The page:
Imaginative online study guides for “Mr. TOL E. RAncE” explore the cultural history of the dances as well as the piece’s multiple inspirations, including Spike Lee’s movie “Bamboozled” and the Mel Watkins book, “On the Real Side: From Slavery to Chris Rock.”

The evening’s gorgeous music, like its choreography, is an amalgamation of many styles and traditions emerging from the African American diaspora, including the music that is one of this country’s greatest gifts to the world: jazz.

On stage with a grand piano, Kwinton Gray played segments of the score composed by Scott Patterson, Brown’s frequent collaborator, for “Mr. TOL E. RAncE,” her evening-length work of dance theater. Accompanying the half-hour excerpt, Gray played “The Overture” and “Showtime,” lyrical, arpeggio-rich compositions that lent a reflective note to the spectacle of eight young dancers performing exuberantly before memory-laden images of their ancestors. Celebrating the past with affection, the work asserted the present with power and joy.

Following an intermission were brief excerpts from the second and third works in the trilogy. Both told stories through duets and both drew from inherited protocols and gestures that are still part of daily neighborhood life.

Performed on a tap-dance platform by Brown and Catherine Foster, the excerpt from “BLACK GIRL: Linguistic Play” was unaccompanied by piano. Instead, they made music with their chanting vocals; rippling, shuffling and stomping feet; snapping fingers; and slapping hands that, patting Juba, turned their bodies into a beatbox.

The two appeared as birds in full plumage: Brown in tropical hues, from her regal head wrap to her sunny yellow top and party-ready skirt; and Foster, projecting earthy elegance with her crown of braids and a plaid lumberjack shirt wrapped around her waist.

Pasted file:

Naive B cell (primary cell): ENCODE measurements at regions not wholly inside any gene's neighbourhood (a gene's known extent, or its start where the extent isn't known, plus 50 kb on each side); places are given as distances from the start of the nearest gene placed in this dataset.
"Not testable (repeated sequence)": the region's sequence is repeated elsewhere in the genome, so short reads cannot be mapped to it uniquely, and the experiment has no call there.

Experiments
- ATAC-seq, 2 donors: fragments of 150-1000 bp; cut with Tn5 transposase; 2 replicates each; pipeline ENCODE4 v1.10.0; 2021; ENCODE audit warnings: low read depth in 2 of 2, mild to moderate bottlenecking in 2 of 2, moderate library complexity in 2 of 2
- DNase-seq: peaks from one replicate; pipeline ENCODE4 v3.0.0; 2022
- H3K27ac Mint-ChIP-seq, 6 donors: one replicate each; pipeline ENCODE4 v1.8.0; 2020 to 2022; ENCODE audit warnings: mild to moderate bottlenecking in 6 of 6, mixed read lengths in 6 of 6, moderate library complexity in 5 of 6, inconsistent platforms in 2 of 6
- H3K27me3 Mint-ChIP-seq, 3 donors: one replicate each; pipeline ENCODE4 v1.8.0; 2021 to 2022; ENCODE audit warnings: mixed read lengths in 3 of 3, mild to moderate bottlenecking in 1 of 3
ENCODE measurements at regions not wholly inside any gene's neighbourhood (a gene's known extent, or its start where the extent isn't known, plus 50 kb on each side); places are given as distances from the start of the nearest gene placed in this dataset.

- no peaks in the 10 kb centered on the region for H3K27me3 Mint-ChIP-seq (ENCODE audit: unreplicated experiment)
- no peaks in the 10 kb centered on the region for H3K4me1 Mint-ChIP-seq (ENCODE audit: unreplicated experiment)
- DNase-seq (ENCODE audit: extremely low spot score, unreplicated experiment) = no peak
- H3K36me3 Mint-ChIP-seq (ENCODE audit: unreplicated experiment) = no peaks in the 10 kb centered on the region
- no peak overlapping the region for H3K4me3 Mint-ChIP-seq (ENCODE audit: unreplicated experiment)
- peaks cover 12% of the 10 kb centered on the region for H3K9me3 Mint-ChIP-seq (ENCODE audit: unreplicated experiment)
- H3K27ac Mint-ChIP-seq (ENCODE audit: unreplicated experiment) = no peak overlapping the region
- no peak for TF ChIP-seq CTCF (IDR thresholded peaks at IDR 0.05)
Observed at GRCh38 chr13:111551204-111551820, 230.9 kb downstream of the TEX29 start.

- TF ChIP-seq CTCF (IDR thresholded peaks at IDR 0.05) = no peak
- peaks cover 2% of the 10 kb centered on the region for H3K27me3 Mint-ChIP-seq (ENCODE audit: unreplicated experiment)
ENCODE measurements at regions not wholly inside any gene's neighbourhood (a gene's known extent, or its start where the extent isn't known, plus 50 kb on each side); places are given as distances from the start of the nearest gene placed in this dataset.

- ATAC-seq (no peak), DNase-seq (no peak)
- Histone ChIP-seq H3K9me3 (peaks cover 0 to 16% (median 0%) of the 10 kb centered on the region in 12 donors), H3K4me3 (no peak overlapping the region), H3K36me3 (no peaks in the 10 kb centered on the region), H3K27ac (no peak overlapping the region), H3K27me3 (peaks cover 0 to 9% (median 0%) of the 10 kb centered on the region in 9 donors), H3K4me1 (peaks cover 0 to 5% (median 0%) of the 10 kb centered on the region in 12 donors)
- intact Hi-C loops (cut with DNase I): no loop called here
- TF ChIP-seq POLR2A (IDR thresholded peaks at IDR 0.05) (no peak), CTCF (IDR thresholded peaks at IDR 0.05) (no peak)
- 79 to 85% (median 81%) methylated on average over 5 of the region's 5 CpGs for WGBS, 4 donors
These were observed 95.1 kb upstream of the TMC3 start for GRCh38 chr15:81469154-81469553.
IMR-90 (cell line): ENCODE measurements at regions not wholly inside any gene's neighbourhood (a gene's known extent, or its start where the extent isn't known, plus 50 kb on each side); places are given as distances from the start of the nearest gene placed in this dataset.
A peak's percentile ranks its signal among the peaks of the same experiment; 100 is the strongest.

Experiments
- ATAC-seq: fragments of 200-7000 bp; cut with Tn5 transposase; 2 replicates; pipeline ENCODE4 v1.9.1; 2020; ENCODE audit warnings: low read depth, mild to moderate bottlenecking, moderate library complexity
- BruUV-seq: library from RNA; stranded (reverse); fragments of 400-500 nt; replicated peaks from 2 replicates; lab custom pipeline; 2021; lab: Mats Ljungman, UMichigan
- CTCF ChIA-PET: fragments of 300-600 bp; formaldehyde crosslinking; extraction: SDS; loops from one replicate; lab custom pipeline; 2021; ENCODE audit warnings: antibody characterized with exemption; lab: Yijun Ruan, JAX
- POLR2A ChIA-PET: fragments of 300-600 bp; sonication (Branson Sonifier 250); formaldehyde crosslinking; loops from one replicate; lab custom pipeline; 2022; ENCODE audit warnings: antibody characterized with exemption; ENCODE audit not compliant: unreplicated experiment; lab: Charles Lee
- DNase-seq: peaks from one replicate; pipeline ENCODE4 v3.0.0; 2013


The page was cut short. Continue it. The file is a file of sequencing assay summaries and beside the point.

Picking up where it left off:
Ready for business, they sized one another up with a quick glance and plunged into testing and then merging each others’ mastery of the shared language of tapping feet. As they ascended into an ecstatic duet, they held hands in a give-and-take of complex, rapid rhythms, each her own person while sharing, trading and building on her partner’s inventions.

Next came “Turf,” an 11-minute segment from “ink” that also tells a story of bonding, this time between men. Gray introduced the work with a spare melodic line, setting the stage for an expressive solo by Maleek Washington, attired in a spiffy basketball jersey, who with dexterously playful and awkward moves portrayed a boy in need of a friend. Joining him was Timothy Edwards, in loose, game-ready attire. In a deft theatrical duet, silent but for shuffling feet, the pair celebrated the rituals and gestures of male bonding over a span of years, at first on a basketball court, and later, as they encounter the pain of a wider world (Washington, in one scene, seems to choke, an echo of “I can’t breathe”), backed by friendship. 

The entire company performed “New Second Line,” evoking the street dancers who trail the brass bands that accompany wedding and funeral processions, while pianist Gray wove melodic lines into a jubilant recording by Los Hombres Calientes, a musical gumbo of Crescent City flavors rooted in parade rhythm.

All returned to rousing applause and began dancing again. Then one by one, each performer saluted the audience with a split-second signature move. Each time, all company members then put loving hands on the dancer.